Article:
[clug] FTA article

Kim Holburn kim.holburn at nicta.com.au
Wed Jul 21 03:33:29 GMT 2004


> Why Latham should reject the FTA
> This so-called free trade agreement is a humiliating sell-out, says 
> Tim Colebatch.

Interesting take and one of the most anti-FTA articles I have seen.  
Points out the real meat of the FTA:

>  This is really half a free trade agreement. It will mean free trade 
> for American exports to Australia. The day the agreement begins, 99 
> per cent of US exports will enter Australia duty-free, with complete 
> free trade within 10 years. But it will not mean free trade for 
> Australian exports to the US: not ever. The US will retain a ban on 
> exports of Australia's world-leading fast ferries. It will limit 
> Australia's sugar exports to token levels. It will exclude most 
> Australian textile exports by tailor-made rules of origin.
>  The US will still severely limit Australian dairy exports. And it 
> will maintain indefinitely quotas on Australian exports of beef and 30 
> or so other areas of farm produce - openly for 18 years, and then 
> reappear like Cheshire cats whenever US prices fall significantly, 
> which analysts say happens every couple of years.
>  How could any Australian government agree to such a lopsided deal? We 
> are proud to be a nation that walks tall, treats others as equals, and 
> demands the same of them. Could you imagine Sir John McEwen, Bob Hawke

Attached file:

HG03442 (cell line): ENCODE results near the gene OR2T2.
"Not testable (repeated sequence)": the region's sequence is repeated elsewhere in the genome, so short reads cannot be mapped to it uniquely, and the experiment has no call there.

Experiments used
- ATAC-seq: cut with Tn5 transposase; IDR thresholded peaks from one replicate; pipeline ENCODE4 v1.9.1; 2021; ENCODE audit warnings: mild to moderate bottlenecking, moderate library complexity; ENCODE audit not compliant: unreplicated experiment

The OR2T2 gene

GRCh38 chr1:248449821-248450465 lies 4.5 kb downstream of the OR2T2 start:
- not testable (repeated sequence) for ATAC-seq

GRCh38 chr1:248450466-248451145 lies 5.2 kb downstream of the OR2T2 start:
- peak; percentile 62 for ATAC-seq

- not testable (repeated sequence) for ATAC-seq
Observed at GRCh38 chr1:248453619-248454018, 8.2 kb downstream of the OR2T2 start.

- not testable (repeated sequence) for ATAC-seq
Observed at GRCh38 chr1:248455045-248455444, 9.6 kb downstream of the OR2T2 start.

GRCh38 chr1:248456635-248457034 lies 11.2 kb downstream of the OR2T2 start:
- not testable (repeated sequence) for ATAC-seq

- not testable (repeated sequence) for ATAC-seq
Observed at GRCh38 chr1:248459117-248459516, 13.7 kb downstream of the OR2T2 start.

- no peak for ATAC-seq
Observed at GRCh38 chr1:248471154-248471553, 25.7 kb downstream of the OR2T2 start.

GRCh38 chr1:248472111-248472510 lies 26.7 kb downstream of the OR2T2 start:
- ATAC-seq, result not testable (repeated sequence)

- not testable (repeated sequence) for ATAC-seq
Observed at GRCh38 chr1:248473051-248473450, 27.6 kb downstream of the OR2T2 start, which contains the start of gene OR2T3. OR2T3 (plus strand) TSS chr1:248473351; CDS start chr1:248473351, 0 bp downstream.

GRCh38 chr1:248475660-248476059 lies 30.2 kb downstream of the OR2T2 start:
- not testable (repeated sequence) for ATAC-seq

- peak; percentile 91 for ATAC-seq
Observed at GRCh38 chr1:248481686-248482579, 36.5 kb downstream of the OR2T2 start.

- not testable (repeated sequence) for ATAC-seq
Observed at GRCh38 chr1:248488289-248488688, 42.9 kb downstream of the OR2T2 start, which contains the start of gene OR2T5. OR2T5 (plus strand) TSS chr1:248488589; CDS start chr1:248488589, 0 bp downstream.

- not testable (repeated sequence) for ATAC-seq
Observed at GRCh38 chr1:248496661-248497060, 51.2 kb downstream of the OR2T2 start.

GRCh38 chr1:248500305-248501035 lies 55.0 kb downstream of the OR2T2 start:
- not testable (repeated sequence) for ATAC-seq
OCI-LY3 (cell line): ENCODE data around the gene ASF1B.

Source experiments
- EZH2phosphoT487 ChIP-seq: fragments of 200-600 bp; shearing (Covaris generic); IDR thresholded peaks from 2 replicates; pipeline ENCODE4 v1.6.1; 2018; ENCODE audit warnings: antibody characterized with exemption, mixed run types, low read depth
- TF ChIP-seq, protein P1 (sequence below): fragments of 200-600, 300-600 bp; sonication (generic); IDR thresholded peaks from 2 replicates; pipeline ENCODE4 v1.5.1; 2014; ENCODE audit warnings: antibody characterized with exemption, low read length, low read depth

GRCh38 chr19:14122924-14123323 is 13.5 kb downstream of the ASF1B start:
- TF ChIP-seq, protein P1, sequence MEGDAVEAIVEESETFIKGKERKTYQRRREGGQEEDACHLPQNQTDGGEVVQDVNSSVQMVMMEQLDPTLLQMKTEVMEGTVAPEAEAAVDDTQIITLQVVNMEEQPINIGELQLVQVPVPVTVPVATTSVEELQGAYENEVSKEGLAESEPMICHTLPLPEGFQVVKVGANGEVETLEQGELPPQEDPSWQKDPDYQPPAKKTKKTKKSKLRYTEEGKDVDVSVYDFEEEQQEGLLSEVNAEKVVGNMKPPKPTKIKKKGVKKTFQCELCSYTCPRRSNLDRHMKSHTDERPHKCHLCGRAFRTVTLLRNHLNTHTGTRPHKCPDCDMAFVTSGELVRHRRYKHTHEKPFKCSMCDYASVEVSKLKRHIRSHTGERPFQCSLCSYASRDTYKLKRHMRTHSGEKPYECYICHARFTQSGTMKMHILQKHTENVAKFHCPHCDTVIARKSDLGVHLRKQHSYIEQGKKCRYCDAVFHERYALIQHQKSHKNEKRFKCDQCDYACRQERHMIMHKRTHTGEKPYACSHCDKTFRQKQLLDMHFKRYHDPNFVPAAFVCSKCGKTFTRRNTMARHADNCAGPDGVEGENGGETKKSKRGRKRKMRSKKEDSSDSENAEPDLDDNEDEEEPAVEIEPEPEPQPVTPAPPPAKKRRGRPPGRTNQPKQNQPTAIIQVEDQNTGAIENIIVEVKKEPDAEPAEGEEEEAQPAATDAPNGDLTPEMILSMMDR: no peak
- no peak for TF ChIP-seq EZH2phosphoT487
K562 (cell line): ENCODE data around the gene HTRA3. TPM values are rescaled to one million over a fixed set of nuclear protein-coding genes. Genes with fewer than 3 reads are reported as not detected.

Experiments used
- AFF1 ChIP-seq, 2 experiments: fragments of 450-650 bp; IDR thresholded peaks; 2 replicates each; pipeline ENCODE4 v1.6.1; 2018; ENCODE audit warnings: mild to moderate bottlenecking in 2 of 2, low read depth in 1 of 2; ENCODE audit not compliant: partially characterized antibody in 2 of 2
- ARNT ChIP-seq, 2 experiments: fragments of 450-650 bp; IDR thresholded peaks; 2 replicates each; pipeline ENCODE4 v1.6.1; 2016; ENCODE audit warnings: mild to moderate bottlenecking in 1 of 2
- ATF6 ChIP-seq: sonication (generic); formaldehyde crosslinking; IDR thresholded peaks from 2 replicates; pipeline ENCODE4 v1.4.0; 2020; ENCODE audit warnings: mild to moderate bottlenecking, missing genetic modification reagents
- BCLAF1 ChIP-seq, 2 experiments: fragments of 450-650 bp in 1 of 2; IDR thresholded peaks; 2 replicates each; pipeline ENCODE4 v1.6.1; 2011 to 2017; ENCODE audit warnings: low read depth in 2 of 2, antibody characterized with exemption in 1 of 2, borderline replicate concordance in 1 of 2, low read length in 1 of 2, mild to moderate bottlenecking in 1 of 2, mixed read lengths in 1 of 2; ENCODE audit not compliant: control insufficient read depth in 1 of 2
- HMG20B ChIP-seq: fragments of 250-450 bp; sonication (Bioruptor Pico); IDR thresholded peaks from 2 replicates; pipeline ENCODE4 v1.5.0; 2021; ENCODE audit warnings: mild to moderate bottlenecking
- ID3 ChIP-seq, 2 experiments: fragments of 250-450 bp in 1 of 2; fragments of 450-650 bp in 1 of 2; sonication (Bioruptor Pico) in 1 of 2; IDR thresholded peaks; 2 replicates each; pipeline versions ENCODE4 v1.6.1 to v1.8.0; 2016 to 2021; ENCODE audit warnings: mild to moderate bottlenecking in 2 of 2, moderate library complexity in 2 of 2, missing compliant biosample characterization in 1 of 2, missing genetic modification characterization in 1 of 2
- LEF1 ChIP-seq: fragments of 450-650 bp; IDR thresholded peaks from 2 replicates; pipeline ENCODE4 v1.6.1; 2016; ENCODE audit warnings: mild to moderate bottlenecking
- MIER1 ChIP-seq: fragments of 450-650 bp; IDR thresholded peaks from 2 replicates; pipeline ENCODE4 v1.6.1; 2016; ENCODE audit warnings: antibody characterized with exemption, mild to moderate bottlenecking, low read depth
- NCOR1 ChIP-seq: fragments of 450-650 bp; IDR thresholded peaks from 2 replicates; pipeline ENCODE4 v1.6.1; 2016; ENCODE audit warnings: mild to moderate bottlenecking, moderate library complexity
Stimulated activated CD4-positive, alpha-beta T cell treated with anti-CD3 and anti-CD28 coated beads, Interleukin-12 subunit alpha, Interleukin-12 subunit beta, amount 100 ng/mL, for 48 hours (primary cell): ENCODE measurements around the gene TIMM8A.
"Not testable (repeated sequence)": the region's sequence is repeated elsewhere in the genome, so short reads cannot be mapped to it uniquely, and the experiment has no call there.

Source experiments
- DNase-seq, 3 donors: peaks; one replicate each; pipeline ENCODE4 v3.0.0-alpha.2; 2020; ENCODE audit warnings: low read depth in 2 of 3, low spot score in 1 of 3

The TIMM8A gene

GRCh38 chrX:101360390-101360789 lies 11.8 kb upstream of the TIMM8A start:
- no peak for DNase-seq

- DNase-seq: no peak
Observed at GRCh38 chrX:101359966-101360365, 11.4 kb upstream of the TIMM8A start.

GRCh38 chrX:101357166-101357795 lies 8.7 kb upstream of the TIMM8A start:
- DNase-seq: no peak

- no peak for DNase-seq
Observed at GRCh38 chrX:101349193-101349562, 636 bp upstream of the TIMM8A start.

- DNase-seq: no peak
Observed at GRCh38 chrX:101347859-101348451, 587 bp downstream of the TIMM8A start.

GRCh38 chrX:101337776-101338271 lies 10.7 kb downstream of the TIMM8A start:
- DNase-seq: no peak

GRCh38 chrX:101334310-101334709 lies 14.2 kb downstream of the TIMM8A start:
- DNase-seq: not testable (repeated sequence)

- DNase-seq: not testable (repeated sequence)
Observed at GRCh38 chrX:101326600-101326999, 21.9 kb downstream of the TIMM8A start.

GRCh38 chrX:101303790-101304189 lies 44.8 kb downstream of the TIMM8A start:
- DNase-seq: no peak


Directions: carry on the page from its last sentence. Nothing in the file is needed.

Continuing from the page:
> or Paul Keating accepting this cringing, second-rate outcome? It is a 
> humiliating sell-out.


And about IP:

>  The third red line Howard crossed to get this deal in time for the 
> election was in agreeing to adopt US laws to protect copyright and 
> other forms of intellectual property. This could mean absurdities such 
> as accepting the patent a US firm has claimed on double-clicking your 
> computer mouse, and endless litigation as US giants try to stamp out 
> competition from Australia's open source software creators.
>  A knowledge economy needs to lean towards encouraging flexibility and 
> innovation, not rewarding rent-seekers. We should be reducing the 
> length of copyright and patent terms, not increasing them. And rather 
> than signing away our right to use offset programs and government 
> purchasing to develop new industries, we should have kept them out of 
> this deal. Instead, we have ended up with a free trade agreement that 
> does not deliver free trade, and instead invades a range of non-trade 
> areas where our American friends frankly have no business to be.

Kim Holburn
IT Manager, Canberra Research Laboratory
National Information and Communication Technology Australia
Ph: +61 2 61258620 M: +61 417820641
Email: kim.holburn at anu.edu.au  - PGP Public Key on request
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                           -- Lloyd Biggle, Jr. Analog, Apr 1961

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